CED

September 2014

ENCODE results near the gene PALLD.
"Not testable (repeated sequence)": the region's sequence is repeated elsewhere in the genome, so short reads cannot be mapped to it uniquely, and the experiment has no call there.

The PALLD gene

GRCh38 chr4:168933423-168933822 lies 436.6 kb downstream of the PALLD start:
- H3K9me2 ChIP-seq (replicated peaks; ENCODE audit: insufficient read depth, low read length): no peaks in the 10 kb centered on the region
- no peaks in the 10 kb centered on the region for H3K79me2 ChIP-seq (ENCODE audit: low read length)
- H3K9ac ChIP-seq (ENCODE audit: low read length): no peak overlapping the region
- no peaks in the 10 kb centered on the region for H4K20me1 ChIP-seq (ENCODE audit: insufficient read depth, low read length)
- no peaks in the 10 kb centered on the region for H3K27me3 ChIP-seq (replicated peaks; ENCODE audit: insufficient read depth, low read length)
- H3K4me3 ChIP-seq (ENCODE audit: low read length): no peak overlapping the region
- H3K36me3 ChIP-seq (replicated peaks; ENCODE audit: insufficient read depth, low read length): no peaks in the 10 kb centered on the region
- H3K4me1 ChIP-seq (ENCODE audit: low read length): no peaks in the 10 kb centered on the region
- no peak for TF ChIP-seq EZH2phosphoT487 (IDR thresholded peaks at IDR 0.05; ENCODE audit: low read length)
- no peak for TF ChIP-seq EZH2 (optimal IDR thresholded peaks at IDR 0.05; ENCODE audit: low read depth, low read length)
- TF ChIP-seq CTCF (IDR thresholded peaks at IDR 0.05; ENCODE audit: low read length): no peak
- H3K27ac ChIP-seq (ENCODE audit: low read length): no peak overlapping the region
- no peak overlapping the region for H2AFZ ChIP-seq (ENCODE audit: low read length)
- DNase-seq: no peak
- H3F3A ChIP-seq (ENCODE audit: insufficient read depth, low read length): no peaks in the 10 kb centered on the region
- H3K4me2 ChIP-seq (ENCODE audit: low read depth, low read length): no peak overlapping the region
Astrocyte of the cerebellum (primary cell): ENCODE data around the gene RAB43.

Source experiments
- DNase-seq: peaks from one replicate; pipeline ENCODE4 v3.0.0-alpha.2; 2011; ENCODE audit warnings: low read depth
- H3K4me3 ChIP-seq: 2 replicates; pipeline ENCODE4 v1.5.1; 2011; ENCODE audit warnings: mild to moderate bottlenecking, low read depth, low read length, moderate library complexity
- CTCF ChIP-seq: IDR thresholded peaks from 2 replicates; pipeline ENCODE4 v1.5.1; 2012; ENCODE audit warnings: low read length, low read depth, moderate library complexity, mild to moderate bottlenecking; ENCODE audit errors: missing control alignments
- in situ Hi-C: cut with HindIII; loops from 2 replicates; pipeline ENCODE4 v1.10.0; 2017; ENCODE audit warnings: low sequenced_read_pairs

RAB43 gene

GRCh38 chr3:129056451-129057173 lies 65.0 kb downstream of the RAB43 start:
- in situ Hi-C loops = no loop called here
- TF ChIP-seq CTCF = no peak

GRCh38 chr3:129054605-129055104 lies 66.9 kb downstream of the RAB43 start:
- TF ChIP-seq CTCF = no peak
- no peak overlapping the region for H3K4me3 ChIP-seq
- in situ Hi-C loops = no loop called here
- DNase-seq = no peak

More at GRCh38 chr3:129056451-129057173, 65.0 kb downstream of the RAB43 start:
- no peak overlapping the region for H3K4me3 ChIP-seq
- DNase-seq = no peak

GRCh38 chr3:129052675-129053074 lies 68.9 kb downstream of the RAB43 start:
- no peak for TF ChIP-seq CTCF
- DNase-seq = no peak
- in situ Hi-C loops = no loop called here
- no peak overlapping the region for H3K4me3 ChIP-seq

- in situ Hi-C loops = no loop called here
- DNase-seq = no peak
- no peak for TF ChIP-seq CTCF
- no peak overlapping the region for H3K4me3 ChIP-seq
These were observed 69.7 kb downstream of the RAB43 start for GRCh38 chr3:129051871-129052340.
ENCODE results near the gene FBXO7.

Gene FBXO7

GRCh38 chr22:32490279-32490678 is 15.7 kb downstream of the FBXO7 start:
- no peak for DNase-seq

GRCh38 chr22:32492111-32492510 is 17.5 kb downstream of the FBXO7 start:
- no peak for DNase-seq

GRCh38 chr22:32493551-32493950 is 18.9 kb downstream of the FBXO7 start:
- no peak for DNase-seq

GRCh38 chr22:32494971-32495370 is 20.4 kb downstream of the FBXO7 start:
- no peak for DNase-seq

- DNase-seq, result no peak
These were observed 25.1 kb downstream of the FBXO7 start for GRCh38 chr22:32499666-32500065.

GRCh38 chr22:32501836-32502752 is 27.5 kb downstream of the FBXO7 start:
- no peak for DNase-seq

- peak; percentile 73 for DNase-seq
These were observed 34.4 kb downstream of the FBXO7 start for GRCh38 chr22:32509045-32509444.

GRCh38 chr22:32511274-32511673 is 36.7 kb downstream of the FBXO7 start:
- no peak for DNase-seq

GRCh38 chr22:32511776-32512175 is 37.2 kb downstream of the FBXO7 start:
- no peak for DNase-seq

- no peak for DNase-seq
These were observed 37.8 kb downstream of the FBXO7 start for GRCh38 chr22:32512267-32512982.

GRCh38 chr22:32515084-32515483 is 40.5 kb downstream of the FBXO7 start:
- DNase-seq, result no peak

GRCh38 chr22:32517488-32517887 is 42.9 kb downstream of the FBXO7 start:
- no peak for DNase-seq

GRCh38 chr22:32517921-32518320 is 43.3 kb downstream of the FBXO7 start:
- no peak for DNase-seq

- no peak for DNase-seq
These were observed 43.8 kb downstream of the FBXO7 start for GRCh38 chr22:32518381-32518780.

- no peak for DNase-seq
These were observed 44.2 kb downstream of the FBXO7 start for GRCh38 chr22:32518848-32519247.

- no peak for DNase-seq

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40 | www.cedmag.com | Construction Equipment Distribution | September 2014 Rental How Can This Be? 1. Transforming an Apparent Lease into a Loan. The answer can be found in the Uniform Commercial Code ("UCC"). As the bankruptcy court noted, UCC ยง 2-103 provides that a [putative] lease will be deemed a "disguised security agreement" (in effect, a "loan secured by collateral") if, among other things, it is not subject to termination by the lessee (customer), and . . . the lessee has an option to become the owner of the goods for no additional consideration or for nominal additional consid- eration [for example, a $1.00 buyout] upon compliance with the lease agreement (remember, this issue did not exist with respect to Schedule 1 because it called for a "fair market value" buyout). 2. Determining Whose Loan is Superior. After the court determined Schedule 2 was really a "disguised loan" rather than a lease, it had to decide whose loan (the owner's or the bank's) took priority. Ordinarily, a "purchase money security interest" in specific equipment (like the interest of the owner) would be superior to the bank's more general "blanket lien" interest. But, unfortunately for the owner, UCC Article 9 required the owner to file its UCC-1 Financing Statement of public record within 20 days after the customer took possession. Failing that (the owner didn't file its UCC-1 until the 23rd day), the interest of a "prior perfected security interest holder" (i.e., the bank) wins. (Remember, the bank had previously filed its "blanket lien" on all of the customer's property). What's To Be Learned Moving Forward? Buyout options and rent-to-own arrangements are becoming much more common in the equipment industry, as sellers and customers continue to look for the most attractive financing alternatives. But, as the above story highlights, offering buyout options of any kind can be perilous for equipment owners. Here are a few things equipment owners/lessors should bear in mind before entering into these agreements: 1. Dollar Buyouts. A lease with a dollar buyout option will virtually always be deemed a "disguised financ- ing" (meaning the customer will be considered the owner from the date of taking possession). This isn't necessarily always a bad thing, but it likely won't be viewed as a true "operating" lease from either a legal or a tax perspective. If you do offer dollar (or other nominal consideration) buyout options, take the necessary precautions, and always file a properly completed UCC-1 Financing Statement immediately (typically, at your Secre- tary of State's office). 2. Market Value Purchase Options. A lease with a market value buyout option stands a better chance of being viewed as a true operating lease, but remember, the UCC includes several other factors (such as a lease term that extends through the remain- ing economic life of the equipment) that could transform an apparent operating lease into a "disguised financing" (loan) arrangement. 3. Short-Term Lease/Option Models: Using an ordinary short-term (e.g., hourly, daily, weekly or monthly) rental agreement and simply offering to apply a percentage of the rent paid to the ultimate purchase price has become a popular model for many dealers and rental operators. A fair amount of caution is still warranted ("Don't Get Burned on Buyouts" continued from page 38) (800) 875-0326 www.directcapital.com WITH OUR TEAM SELLING APPROACH, YOU SELL THE EQUIPMENT AND WE STRUCTURE THE DEAL. (800) 875 0326 Close Sales Faster With Financing Programs for new & used heavy construction equipment t$Pmpetitive rates t8JEF$SFEJU8JOEPX t'MFYJCMF5FSNT t'BTU3FTQPOTF t'JSTU$MBTT4FSWJDF (continued on page 42)

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